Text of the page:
the spirit, and the splendour of a civiliza- the Eastern and Western world." I will not at tion so much newer than, and so very differ- tempt,” he continued, " to picture the grand reent from, their own.

sults which, I trust, will flow from this auspiMr. Haight, the governor of California, cious event, not merely to America and Europe, in proposing the toast of the evening,

but to China and to mankind. I see in the near guest, the Honourable Anson

Burlingame, the Chinese empire and the nations of the West;

future a vast commerce springing up between the son of the youngest and the representative of the oldest government in the an interchange of products and manufactures world,” was both eloquent and sensible and the precepts of a pure religion uttered to

mutually beneficial; the watchwords of progress (the truest eloquence is always the most the ears of one-third of the human race, hitherto sensible), and described the objects of the resisting with the inertia of a dead weight all mission in a manner peculiarly gratifying progress, material, political, social or spiritual." to the San Franciscans, who expect, and not without reason, that the trade of Eu- Then, addressing himself personally to rope to China will ere long flow westward, Mr. Burlingame, he expressed a hope, and that this city will be its half-way house. which Englishmen as well as Americans He affirmed the mission to be a great his- may share,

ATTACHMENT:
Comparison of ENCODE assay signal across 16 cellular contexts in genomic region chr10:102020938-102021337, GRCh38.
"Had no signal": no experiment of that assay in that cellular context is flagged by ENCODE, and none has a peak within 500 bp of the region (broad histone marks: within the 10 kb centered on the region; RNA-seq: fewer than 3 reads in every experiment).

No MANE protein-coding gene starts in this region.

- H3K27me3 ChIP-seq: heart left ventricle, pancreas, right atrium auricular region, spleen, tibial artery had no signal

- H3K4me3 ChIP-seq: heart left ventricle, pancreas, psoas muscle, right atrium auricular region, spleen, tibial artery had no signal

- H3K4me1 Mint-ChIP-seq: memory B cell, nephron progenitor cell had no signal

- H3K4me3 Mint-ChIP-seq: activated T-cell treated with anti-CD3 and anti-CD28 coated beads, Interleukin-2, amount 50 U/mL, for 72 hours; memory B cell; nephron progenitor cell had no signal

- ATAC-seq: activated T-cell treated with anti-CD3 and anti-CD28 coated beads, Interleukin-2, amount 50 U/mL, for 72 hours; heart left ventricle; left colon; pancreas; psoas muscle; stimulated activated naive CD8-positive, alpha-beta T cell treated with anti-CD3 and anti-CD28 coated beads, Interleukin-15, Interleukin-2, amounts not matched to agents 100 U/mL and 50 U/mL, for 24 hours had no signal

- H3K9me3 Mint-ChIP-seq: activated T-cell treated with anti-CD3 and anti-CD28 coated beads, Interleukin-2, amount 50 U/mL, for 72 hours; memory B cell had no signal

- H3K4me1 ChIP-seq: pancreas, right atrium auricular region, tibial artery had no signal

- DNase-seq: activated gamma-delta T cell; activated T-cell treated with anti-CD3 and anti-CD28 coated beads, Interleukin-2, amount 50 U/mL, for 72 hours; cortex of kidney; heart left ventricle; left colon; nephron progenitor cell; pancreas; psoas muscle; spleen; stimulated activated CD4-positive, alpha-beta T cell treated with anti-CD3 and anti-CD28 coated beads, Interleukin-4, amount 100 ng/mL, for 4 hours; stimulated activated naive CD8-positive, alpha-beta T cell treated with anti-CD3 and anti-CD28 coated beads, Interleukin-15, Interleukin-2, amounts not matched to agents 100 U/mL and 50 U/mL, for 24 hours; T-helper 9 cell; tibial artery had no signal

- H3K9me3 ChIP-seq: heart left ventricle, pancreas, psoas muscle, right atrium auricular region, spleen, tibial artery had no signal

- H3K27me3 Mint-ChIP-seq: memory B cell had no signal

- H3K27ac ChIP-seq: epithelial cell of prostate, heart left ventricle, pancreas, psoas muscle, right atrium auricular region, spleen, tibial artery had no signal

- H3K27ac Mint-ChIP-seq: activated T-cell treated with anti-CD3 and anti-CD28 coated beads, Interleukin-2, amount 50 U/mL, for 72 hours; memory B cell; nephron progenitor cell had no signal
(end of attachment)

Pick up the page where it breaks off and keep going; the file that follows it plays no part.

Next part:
" that he had accepted his great torical event. It marked the entrance of trust in no selfish or narrow spirit, either the oldest empire on the globe into the of personal advantage or of seeking exclugreat family of nations, from which it had sive privileges for America over other nafor thousands of years held scrupulously tions; and finally, in the name of comaloof.

merce, of civilisation, of progress, of hu

manity, and of religion - on behalf pot “Mercantile enterprise and religious devo merely of California or America, but of tion,” he continued, "had vainly striven to Europe and of mankind — he bade him and overthrow the barriers which a jealous spirit of his associates welcome and God-speed." seclusion had erected and maintained against contact with those who were regarded by the teresting as being his first public utterance